To do this, UNESCO advises that stakeholders must consider the role of GenAI as a “fast but frequently unreliable source of information”. Moreover, so far, there is little solid evidence for determining the effectiveness of tools designed to support validated information. In such a scenario, it is important to encourage plural opinions and expressions of ideas to tackle homogenised and standard opinions. Learners must be provided with adequate opportunities to indulge in trial and error and empirical experiments to explore diverse observations.

7. Test locally relevant AI models and build a cumulative evidence base

The guidance noted that GenAI models are currently dominated by information from the Global North and under-representing voices from the Global South. Efforts such as harnessing synthetic data or computer-generated data are needed to make such models sensitive to the context and needs of local communities, particularly from the Global South. UNESCO recommends the following actions:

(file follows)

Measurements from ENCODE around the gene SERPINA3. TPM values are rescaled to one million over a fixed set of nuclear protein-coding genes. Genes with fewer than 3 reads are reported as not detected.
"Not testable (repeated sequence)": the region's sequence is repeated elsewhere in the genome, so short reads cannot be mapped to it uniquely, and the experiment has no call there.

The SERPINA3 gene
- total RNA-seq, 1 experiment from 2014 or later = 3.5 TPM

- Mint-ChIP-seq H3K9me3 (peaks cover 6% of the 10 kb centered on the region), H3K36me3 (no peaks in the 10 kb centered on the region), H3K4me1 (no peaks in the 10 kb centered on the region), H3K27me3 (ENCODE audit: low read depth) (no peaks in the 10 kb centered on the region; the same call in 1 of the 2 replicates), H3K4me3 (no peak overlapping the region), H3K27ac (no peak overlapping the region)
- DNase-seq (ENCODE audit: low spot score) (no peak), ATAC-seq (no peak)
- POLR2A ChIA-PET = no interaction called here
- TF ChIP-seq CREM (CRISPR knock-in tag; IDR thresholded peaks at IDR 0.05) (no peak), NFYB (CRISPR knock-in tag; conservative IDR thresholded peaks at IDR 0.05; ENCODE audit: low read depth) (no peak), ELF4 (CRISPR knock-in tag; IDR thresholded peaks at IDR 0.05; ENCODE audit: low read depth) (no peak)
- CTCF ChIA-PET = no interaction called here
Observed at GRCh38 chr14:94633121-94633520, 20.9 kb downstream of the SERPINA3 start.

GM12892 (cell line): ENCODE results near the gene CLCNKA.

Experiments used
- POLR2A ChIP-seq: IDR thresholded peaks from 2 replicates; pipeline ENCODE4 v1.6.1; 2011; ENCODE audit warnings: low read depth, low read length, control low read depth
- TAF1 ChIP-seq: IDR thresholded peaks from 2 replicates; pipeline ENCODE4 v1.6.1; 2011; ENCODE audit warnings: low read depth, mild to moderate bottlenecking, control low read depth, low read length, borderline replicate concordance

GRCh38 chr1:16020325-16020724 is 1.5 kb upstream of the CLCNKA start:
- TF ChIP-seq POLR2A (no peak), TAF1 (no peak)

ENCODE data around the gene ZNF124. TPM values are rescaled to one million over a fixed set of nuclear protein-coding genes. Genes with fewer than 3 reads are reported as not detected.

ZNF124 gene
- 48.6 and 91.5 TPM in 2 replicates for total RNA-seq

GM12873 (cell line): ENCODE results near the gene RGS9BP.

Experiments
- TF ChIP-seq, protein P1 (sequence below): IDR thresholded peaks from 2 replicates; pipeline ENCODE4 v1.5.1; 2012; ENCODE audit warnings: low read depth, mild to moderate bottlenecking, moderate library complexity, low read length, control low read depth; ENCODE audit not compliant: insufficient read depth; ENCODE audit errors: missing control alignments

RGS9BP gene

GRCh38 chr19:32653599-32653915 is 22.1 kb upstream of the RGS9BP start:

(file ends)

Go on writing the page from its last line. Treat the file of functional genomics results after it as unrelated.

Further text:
• Strategic designing and adoption of AI systems rather than indulging in non-critical procurement processes.
  • Incentivize the designers of GenAI to target open-ended, exploratory and diverse learning options. ● Emphasis on tests and evidence-based use cases for applying AI in education in accordance with educational priorities rather than novelty, myth or hype.
  • Use GenAI to trigger innovation and improvement in research methodologies through sophisticated technologies.
  • Establish specific criteria based on evidenced pedagogical research and methodologies and build an evidence base for the effectiveness of GenAI.
  • Strengthen evidence on the social and ethical impact of GenAI.
  • Analyse the environmental costs of leveraging AI technologies at scale and develop sustainable targets to be met by AI providers to address issues related to climate change.